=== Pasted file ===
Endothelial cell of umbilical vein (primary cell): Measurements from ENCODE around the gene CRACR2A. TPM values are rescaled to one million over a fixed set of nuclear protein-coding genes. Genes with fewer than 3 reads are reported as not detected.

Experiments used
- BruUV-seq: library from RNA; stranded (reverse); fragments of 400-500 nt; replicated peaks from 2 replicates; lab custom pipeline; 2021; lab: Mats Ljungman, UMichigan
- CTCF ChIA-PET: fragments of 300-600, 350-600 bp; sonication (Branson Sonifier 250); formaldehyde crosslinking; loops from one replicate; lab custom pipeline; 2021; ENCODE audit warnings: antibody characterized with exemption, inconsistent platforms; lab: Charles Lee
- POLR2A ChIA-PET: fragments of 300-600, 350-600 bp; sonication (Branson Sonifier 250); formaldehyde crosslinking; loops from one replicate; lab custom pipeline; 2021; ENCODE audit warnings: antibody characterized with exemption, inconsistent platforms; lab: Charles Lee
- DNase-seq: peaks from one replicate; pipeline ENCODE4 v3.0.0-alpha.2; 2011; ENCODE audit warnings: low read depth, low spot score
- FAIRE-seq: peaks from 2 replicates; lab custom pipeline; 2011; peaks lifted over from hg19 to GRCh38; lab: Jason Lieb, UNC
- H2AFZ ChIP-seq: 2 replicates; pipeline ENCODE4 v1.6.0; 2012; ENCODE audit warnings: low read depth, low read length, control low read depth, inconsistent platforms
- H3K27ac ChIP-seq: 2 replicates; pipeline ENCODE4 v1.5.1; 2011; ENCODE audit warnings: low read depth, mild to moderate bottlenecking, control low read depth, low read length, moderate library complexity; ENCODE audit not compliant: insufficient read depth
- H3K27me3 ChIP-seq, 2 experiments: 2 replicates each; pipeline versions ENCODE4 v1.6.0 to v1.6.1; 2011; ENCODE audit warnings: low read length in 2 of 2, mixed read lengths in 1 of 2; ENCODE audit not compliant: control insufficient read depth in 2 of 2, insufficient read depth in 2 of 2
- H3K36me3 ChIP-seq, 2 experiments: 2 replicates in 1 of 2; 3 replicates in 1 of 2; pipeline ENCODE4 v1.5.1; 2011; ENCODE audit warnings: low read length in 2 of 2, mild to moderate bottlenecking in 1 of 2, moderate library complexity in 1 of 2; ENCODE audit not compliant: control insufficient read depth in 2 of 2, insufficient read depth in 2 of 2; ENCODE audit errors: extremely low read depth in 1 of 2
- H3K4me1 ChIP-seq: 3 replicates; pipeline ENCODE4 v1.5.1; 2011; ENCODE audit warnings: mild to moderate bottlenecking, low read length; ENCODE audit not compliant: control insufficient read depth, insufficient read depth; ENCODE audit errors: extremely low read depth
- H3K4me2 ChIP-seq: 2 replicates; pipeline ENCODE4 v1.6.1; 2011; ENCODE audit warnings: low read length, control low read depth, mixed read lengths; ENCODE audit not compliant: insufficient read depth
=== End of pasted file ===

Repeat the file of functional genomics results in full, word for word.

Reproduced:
Endothelial cell of umbilical vein (primary cell): Measurements from ENCODE around the gene CRACR2A. TPM values are rescaled to one million over a fixed set of nuclear protein-coding genes. Genes with fewer than 3 reads are reported as not detected.

Experiments used
- BruUV-seq: library from RNA; stranded (reverse); fragments of 400-500 nt; replicated peaks from 2 replicates; lab custom pipeline; 2021; lab: Mats Ljungman, UMichigan
- CTCF ChIA-PET: fragments of 300-600, 350-600 bp; sonication (Branson Sonifier 250); formaldehyde crosslinking; loops from one replicate; lab custom pipeline; 2021; ENCODE audit warnings: antibody characterized with exemption, inconsistent platforms; lab: Charles Lee
- POLR2A ChIA-PET: fragments of 300-600, 350-600 bp; sonication (Branson Sonifier 250); formaldehyde crosslinking; loops from one replicate; lab custom pipeline; 2021; ENCODE audit warnings: antibody characterized with exemption, inconsistent platforms; lab: Charles Lee
- DNase-seq: peaks from one replicate; pipeline ENCODE4 v3.0.0-alpha.2; 2011; ENCODE audit warnings: low read depth, low spot score
- FAIRE-seq: peaks from 2 replicates; lab custom pipeline; 2011; peaks lifted over from hg19 to GRCh38; lab: Jason Lieb, UNC
- H2AFZ ChIP-seq: 2 replicates; pipeline ENCODE4 v1.6.0; 2012; ENCODE audit warnings: low read depth, low read length, control low read depth, inconsistent platforms
- H3K27ac ChIP-seq: 2 replicates; pipeline ENCODE4 v1.5.1; 2011; ENCODE audit warnings: low read depth, mild to moderate bottlenecking, control low read depth, low read length, moderate library complexity; ENCODE audit not compliant: insufficient read depth
- H3K27me3 ChIP-seq, 2 experiments: 2 replicates each; pipeline versions ENCODE4 v1.6.0 to v1.6.1; 2011; ENCODE audit warnings: low read length in 2 of 2, mixed read lengths in 1 of 2; ENCODE audit not compliant: control insufficient read depth in 2 of 2, insufficient read depth in 2 of 2
- H3K36me3 ChIP-seq, 2 experiments: 2 replicates in 1 of 2; 3 replicates in 1 of 2; pipeline ENCODE4 v1.5.1; 2011; ENCODE audit warnings: low read length in 2 of 2, mild to moderate bottlenecking in 1 of 2, moderate library complexity in 1 of 2; ENCODE audit not compliant: control insufficient read depth in 2 of 2, insufficient read depth in 2 of 2; ENCODE audit errors: extremely low read depth in 1 of 2
- H3K4me1 ChIP-seq: 3 replicates; pipeline ENCODE4 v1.5.1; 2011; ENCODE audit warnings: mild to moderate bottlenecking, low read length; ENCODE audit not compliant: control insufficient read depth, insufficient read depth; ENCODE audit errors: extremely low read depth
- H3K4me2 ChIP-seq: 2 replicates; pipeline ENCODE4 v1.6.1; 2011; ENCODE audit warnings: low read length, control low read depth, mixed read lengths; ENCODE audit not compliant: insufficient read depth